A bit over half way through the season, I was covering a game at Nationals Park. Between innings, when the team does their Down on the Farm Report, they teased Christian Garcia’s minor league numbers. I knew of Garcia but didn’t really know his story or his stuff terribly well, so I did some reading and looked at some stats. The numbers almost looked like typos. They were that good.
In 45 games between Double-A Harrisburg and Triple-A Syracuse this season, he posted an 0.86 ERA in 52.1 innings. He struck out an incredible 11.4 batters per nine innings with an 0.917 WHIP. Garcia had shown promise when he was a Yankees farmhand, but two Tommy John surgeries fueled his release. The Nats, as they often do with pitchers, picked him up as a reclamation project. That’s gone pretty well.
It’s certainly a small sample size for Garcia’s MLB experience, but it's been impressive nonetheless. He has thrown six innings in seven games since being called up with expanded rosters in early September. He’s walked just two batters, struck out seven, and allowed just four hits. The stats tell one story, and the stuff tells a similar one.
Garcia has a live arm with a fastball velocity that averages over 95 mph, and it’s a pitch that moves. He also has a devastating change up that averages about 9 mph slower than his fastball. It dives down and away from lefties, similar to that of Stephen Strasburg’s, which is a lofty comparison. But boy... if you haven’t seen his curveball yet... It dives out of the zone before you know what happened. Here’s a GIF of his curve against Daniel Murphy, gotten from FanGraphs.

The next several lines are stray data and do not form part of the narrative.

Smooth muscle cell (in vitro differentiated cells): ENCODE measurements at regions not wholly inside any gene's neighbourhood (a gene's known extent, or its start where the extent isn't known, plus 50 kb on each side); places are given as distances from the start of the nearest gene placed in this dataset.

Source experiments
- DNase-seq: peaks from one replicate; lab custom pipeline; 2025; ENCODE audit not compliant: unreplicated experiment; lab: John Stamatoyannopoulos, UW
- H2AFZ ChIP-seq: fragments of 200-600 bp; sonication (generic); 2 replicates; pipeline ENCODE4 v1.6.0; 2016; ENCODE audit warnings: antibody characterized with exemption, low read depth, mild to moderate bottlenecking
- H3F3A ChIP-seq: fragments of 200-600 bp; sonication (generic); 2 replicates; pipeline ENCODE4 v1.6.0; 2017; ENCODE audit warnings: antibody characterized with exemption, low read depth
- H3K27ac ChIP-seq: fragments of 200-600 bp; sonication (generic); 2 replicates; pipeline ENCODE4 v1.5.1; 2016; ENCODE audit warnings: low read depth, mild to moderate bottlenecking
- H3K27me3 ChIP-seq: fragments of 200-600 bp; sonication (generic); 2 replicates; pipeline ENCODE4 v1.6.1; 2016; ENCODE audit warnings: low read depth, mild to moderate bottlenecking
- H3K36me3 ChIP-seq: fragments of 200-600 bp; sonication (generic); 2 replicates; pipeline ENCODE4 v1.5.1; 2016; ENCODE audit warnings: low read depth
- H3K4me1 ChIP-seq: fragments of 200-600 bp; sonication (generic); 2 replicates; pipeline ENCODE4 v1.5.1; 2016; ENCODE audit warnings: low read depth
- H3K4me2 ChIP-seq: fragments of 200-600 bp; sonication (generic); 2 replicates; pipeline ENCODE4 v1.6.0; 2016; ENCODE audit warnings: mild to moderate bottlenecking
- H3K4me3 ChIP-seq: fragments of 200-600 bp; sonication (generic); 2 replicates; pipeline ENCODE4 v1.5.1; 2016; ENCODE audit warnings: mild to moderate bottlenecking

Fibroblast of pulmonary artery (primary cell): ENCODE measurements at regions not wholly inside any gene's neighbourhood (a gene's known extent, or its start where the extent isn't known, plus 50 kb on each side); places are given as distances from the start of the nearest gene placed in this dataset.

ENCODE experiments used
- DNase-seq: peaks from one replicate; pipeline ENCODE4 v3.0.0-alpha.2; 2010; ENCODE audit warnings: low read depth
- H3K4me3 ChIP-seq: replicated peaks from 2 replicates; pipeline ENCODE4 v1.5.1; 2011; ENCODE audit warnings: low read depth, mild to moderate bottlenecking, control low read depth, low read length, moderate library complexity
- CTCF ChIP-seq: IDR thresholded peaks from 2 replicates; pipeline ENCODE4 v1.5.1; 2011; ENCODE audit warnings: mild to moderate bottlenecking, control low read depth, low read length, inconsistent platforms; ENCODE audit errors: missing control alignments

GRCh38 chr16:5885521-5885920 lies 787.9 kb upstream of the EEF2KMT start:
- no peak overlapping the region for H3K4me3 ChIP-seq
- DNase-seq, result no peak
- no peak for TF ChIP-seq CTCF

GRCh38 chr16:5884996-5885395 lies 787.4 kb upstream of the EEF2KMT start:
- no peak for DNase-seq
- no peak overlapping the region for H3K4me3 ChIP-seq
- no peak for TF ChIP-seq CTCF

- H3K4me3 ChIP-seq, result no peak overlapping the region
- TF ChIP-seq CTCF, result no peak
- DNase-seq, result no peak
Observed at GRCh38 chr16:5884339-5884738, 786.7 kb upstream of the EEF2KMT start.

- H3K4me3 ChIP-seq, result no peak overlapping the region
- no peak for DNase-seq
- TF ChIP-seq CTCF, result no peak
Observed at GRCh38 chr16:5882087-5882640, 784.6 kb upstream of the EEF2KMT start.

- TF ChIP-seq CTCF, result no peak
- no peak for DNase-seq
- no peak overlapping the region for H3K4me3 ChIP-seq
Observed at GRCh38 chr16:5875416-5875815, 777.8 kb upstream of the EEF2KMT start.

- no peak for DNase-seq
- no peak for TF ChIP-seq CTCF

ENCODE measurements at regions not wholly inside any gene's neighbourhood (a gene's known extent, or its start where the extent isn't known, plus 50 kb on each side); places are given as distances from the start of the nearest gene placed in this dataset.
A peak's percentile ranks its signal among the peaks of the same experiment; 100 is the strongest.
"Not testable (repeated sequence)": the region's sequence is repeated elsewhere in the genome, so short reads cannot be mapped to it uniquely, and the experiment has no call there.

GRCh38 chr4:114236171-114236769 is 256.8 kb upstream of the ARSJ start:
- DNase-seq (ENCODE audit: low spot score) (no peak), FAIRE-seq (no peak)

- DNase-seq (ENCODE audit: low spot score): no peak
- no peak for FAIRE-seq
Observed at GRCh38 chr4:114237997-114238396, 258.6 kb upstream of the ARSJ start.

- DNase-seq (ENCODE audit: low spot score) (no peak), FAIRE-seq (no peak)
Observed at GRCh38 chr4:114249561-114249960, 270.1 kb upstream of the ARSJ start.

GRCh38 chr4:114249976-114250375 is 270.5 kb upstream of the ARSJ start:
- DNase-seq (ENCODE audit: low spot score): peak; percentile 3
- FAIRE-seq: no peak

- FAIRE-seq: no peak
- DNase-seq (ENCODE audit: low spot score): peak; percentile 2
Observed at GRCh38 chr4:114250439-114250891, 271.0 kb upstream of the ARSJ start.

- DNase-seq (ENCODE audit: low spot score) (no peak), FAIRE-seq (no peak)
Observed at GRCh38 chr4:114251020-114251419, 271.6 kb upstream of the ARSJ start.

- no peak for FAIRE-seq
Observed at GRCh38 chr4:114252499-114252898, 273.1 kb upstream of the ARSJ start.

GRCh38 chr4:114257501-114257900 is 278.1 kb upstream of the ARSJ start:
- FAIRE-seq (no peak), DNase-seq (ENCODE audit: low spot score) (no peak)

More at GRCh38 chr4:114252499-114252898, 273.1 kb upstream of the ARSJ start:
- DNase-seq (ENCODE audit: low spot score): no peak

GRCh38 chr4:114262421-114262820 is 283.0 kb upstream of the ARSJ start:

All that said, does he have a chance to make the postseason roster after only being called up on September 3 for the first time in his professional career? Not only is there a chance, it’s likely. The Nats will likely go with a four-man rotation for the playoffs, as most teams do because of the extra rest you get in a postseason schedule. This will open up another roster spot that the Nats could use to solidify the back end of their bullpen.
Tyler Clippard and Drew Storen have done a nice job locking down the back end, but Garcia can give you a big strikeout (as his 11.4 K/9 shows) in a pinch and pitch in a seventh inning hold situation, especially with Sean Burnett’s recent struggles following his elbow inflammation. When I put together my postseason roster predictions later this season, you better believe that Garcia’s name will be on it.